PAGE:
I am a Human Resource Professional with a Masters Degree in Human Resource Management. I have several years of experience in Human Resources and i hope this blog will be a great resource in helping you find the perfect job or candidate that you seek.

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How to Leverage Company Benefits to Recruit and Retain Top Talent

One-third of organizations have increased their overall benefit offerings in 2016, according to a research report compiled by the Society for Human Resource Management (SHRM). As recruiting and retaining top talent continue to become increasingly difficult for employers, robust benefit packages play a key role. When salaries and perks (think: free lunch) are nearly equal from company to company, employees are likely to opt for the company that offers the best benefits and greatest opportunities.

Medical and financial benefits aside, employees are looking for lifestyle and career benefits. SHRM reported that the top reason employers increased benefits in 2016 was to remain competitive in the marketplace—and the three biggest focus areas for change were in the health (22%), wellness (24%), and professional and career development (16%) categories. Robust benefit packages that include career development, health and wellness, and flexible working options provide a platform for employers to stand out. Nearly one-third of employees look for external positions because they desire “overall better benefits,” second only to higher compensation.

The type of benefits you offer speaks volumes on how you treat and support employees, which always manifests by way of your external employer brand. It’s not enough to say “we have great benefits,” because “great benefits” are now table stakes. Companies have mastered the art of talking about perks, from catered lunches to team building activities. Failure to talk about the real support and development opportunities you offer to employees might translate to missed opportunities. So how can hiring managers and recruiters promote employee benefits to help with recruiting and retention?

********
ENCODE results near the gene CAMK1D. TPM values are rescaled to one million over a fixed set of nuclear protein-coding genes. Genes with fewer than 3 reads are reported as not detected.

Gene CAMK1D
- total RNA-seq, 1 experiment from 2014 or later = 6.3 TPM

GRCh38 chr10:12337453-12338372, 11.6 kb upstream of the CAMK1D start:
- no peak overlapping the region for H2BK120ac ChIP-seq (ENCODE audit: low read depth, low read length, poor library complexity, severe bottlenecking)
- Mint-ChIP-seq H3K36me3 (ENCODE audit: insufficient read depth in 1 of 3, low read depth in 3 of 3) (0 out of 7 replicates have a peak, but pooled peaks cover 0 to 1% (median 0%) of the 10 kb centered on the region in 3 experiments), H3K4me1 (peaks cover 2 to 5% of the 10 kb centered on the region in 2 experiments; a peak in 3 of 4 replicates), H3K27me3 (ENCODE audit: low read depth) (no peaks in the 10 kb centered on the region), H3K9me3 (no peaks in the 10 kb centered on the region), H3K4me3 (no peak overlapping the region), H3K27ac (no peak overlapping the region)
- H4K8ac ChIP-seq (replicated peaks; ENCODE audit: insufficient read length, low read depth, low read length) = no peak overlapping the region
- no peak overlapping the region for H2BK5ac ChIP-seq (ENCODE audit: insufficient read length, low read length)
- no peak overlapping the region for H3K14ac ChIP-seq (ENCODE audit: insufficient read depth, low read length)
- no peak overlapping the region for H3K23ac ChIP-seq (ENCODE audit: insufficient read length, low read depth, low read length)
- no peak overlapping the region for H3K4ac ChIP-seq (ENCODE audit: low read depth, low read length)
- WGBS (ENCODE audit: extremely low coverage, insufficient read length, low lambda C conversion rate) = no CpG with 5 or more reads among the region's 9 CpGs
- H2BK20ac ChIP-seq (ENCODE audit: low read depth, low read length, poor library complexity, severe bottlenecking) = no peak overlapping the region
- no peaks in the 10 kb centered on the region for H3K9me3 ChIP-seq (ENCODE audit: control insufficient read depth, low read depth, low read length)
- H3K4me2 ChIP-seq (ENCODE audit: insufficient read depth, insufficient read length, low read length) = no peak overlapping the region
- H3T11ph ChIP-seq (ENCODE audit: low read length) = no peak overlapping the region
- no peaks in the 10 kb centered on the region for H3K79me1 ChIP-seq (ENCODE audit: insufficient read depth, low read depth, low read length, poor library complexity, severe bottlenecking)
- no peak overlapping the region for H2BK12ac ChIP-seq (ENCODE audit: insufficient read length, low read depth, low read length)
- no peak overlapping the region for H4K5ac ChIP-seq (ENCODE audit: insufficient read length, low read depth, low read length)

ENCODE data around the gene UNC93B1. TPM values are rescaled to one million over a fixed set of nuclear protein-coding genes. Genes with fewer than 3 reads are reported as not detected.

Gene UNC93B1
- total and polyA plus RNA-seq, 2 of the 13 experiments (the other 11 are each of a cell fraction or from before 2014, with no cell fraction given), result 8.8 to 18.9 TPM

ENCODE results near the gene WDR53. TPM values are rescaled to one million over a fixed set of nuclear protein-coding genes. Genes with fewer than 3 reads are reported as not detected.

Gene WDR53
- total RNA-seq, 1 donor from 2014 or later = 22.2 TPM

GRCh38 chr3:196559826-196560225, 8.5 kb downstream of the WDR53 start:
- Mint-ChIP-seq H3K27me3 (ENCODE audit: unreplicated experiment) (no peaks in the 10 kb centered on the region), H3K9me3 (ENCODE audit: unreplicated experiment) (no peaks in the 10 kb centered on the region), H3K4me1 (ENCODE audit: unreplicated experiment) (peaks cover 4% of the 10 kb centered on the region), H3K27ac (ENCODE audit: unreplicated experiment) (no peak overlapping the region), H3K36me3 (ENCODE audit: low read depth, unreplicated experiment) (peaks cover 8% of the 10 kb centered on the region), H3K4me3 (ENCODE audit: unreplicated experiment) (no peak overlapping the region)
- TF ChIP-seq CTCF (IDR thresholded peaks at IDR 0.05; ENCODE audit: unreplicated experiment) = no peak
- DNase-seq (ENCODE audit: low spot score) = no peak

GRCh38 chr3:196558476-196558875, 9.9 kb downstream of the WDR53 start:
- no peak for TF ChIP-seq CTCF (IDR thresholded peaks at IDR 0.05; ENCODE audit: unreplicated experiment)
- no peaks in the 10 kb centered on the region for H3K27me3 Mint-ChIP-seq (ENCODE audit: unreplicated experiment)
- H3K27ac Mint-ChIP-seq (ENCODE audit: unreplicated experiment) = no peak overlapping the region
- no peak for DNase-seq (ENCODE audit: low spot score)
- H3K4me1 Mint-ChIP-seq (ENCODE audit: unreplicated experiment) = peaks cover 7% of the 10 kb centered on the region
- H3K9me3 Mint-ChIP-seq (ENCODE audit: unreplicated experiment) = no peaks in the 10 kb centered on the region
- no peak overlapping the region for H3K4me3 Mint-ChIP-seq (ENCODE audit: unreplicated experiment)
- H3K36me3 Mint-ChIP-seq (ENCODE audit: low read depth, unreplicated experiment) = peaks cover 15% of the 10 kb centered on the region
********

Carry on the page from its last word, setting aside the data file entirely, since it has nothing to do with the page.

#1: Kick “industry standard” out of your vocabulary

When recruiters and hiring managers list their company’s benefits and summarize with the catch-all phrase, we offer “industry standard” benefits, it’s not enough. When all else—compensation, vacation days, and perks—are even, offering a standard benefits package won’t help your company standout enough to secure commitment from a top employee. Even though it might be tempting to default to a quick response, it pays to provide more detail about the benefits your company offers, in length, during the interview process.

And even more importantly than providing a laundry list of benefits (but kudos to you for that list!), explain how these benefits fit in with core company values. For example, if you offer flexible work arrangements and flexible hours, explain that these arrangements support your company’s value of work-life balance. If you provide a gym membership or showers at work, talk about how it enhances company culture or creates opportunities for employees to get the exercise they desire in a convenient way.. When recruits begin to see how your benefits support their shared values and interests, they’ll see the benefits you offer are much greater than “industry standard.”

Employers hoping to keep a competitive edge are offering more than the “industry standard” at every stage of the employee journey, including at severance – according to a recent study by RiseSmart. If you’re on the cutting edge of severance offerings, use those benefits to differentiate your company form the competition.

#2: Talk about goals in the recruiting and interview process

Before an employee is even hired, find out what they’re looking for in their employer and what their short and long term goals are. Ask questions like, “Where do you see yourself in 5 years?” and “How are you hoping your employer will support you along your career journey?” Employees, many of whom are seeking opportunities for career development and continuing education, need to know you plan to invest in their individual career goals.